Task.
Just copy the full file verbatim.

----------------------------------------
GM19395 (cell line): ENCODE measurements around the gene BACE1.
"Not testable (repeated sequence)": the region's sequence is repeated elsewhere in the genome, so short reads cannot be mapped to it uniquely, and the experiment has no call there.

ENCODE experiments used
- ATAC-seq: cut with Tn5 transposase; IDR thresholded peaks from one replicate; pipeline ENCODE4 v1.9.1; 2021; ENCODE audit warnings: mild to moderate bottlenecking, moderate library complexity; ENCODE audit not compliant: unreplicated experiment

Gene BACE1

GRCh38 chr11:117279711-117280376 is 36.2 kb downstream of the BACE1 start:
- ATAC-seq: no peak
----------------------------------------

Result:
GM19395 (cell line): ENCODE measurements around the gene BACE1.
"Not testable (repeated sequence)": the region's sequence is repeated elsewhere in the genome, so short reads cannot be mapped to it uniquely, and the experiment has no call there.

ENCODE experiments used
- ATAC-seq: cut with Tn5 transposase; IDR thresholded peaks from one replicate; pipeline ENCODE4 v1.9.1; 2021; ENCODE audit warnings: mild to moderate bottlenecking, moderate library complexity; ENCODE audit not compliant: unreplicated experiment

Gene BACE1

GRCh38 chr11:117279711-117280376 is 36.2 kb downstream of the BACE1 start:
- ATAC-seq: no peak